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Rosewood, tea chest inlaid with brass by Wm. Dobson, London Circa 1810

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Reference: TC491

Description:
TC491: Rosewood,  tea chest inlaid with brass tea chest having embossed gilt brass drop ring handles to the sides made by William Dobson. Inside there are three compartments containing two hinged lift out tea canisters and a central well with original deeply cut crystal sugar bowl. Circa 1810.

Origin:

Circa:

Materials:

Size: It measures  inches wide  by  inches deep and it is  inches  high including feet: 31.6  cm wide by 16.8 cm deep by 18 cm high.

Condition:

 

TC491: Rosewood,  tea chest inlaid with brass tea chest having embossed gilt brass drop ring handles to the sides made by William Dobson. Inside there are three compartments containing two hinged lift out tea canisters and a central well with original deeply cut crystal sugar bowl. Circa 1810. Enlarge Picture

 

 

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Inside the chest are two lift-out lidded canisters and a cut glass bowl.  The lid is lined with velvet.

This is  the classic form for a three compartment tea chest. There is a central cut crystal bowl flanked by two hinge lidded lift out canisters. 

It is interesting to compare it to a chest from the 1790's: 

Hygra: A Harewood Three Compartment Tea Caddy circa 1790.

 

 

 The inlays are restrained. The escutcheon is is small. 
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The heavy cut crystal bowl.

The bowl is a particularly beautiful example and original to the chest.

The bowl is probably Irish. The tax on the weight of materials used in glass manufacturing in England and Scotland did not apply in Ireland until 1825. 

This resulted in the setting up of glassworks in various port towns in Ireland such as Waterford and Cork (1783).

There are little differences in the faceting. Each was looked at as it was cut by the original artist who is now un-named.

 

 

 

 

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The lift out canisters retain some of their original lead.

The lids have a continuous hinge are of mahogany construction and have their lids veneered with rosewood. They are inlaid with a brass line.

 

 

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One of the canisters has a label indicating that the chest was made by William Dobson.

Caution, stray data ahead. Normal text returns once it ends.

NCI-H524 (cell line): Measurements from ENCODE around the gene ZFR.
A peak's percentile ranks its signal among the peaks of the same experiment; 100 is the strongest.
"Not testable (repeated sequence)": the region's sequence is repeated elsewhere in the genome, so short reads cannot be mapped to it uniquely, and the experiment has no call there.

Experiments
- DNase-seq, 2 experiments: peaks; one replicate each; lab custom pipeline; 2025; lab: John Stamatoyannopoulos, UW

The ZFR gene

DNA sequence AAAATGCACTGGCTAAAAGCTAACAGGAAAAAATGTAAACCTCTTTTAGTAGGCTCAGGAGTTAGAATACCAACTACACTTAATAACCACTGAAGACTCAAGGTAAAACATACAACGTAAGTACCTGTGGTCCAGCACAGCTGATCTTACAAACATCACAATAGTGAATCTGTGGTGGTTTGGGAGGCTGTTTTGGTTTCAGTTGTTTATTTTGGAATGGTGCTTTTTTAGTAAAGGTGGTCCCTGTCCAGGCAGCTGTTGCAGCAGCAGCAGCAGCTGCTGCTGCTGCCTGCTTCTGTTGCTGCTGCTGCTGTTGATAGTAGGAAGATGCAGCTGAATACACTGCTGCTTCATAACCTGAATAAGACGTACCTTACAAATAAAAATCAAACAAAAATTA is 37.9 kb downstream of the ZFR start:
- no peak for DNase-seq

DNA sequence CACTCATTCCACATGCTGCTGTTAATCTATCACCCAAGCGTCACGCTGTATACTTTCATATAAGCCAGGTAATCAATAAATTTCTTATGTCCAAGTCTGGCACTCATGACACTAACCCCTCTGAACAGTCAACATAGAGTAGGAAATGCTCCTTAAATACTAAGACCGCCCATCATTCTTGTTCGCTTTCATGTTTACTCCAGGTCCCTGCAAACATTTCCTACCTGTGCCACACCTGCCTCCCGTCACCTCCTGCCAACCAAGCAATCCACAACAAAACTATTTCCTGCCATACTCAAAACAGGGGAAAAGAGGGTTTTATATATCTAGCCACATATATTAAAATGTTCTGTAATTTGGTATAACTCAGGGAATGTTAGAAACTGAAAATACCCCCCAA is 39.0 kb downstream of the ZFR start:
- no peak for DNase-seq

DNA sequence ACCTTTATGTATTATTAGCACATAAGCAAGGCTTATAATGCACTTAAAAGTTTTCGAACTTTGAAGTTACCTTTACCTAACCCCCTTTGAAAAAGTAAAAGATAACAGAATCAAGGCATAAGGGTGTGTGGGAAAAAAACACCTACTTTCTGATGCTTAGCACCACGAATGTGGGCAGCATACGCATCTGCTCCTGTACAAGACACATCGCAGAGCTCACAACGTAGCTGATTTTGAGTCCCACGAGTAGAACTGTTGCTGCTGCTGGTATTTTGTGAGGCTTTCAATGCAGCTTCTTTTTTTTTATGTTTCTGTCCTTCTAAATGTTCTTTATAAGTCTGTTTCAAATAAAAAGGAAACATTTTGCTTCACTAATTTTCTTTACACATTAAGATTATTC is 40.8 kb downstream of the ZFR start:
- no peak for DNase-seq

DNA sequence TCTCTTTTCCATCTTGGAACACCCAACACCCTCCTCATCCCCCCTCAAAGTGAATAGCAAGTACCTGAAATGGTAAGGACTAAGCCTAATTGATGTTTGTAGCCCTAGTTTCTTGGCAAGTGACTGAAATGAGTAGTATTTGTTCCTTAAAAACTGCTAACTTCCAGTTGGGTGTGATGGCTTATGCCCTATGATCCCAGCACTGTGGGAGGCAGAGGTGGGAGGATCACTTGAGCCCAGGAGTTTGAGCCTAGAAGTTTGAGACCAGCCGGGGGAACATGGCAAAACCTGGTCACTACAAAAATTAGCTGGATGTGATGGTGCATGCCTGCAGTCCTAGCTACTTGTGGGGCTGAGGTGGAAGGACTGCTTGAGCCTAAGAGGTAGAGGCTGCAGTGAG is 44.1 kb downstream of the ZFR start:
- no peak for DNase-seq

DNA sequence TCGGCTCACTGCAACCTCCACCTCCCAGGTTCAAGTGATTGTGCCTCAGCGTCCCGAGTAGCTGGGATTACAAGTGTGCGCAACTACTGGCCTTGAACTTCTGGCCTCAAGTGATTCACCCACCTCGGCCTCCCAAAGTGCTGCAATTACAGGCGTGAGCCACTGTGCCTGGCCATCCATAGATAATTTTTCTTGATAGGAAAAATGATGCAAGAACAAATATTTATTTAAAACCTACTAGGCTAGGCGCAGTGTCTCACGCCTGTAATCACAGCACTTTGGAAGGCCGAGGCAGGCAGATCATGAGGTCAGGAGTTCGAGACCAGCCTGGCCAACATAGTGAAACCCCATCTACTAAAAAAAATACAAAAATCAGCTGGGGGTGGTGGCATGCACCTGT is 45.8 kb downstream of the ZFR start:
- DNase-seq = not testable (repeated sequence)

DOBSON, W., or DOBSON, W M.: Hardware man Stationer and Dealer in Fine Cutlery. Strand 162 London . Pocket Books, Writing Desks Shaving & Dressing Cases every article for fitting up the same on the Lower Terms possible. 

This firm traded from 1797-1847, from different numbers in the Strand . They had a very interesting label with quarter paterae designs in the four corners, listing some of their wares in each narrow section, in addition to the list in the center of the label, for which they were "manufacturers". The business must have sold associated items, as much of their stock required different disciplines. Two amusing items they list are "teeth instruments" and "Ear Wares"!  Although they did trade into the Victorian era, all the items I have handled belonged to their earlier period. This of course could be that they continued to make older designs, using mahogany well into the 19th century.

 

 The inside of tea-chests is complex. the carcass wood is often as here pine Liners of mahogany edged with rounded rosewood are slipped in. They are often not glued. For this picture I have slid out one of the pieces of wood which separates the compartments. The well for holding the bowl is lined with green velvet. 

This space is very secret and has been used to conceal things. I have sometimes found letters here.

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The lids have a continuous hinge are of mahogany construction and have their lids veneered with rosewood. They are inlaid with a brass line.

 

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The upper part of the canisters which shows when  they are in the chest is veneered with rosewood.

 

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 Detail of the embossed brass drop handle It retains some of its original guilding.. 

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The figure of the rosewood of the top is particularly attractive. 

 

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All text and images and linked images are 1999-2010 Antigone Clarke and Joseph O'Kelly. If you require any further information on permitted use, or a licence to republish any material, email us at copyright@hygra.com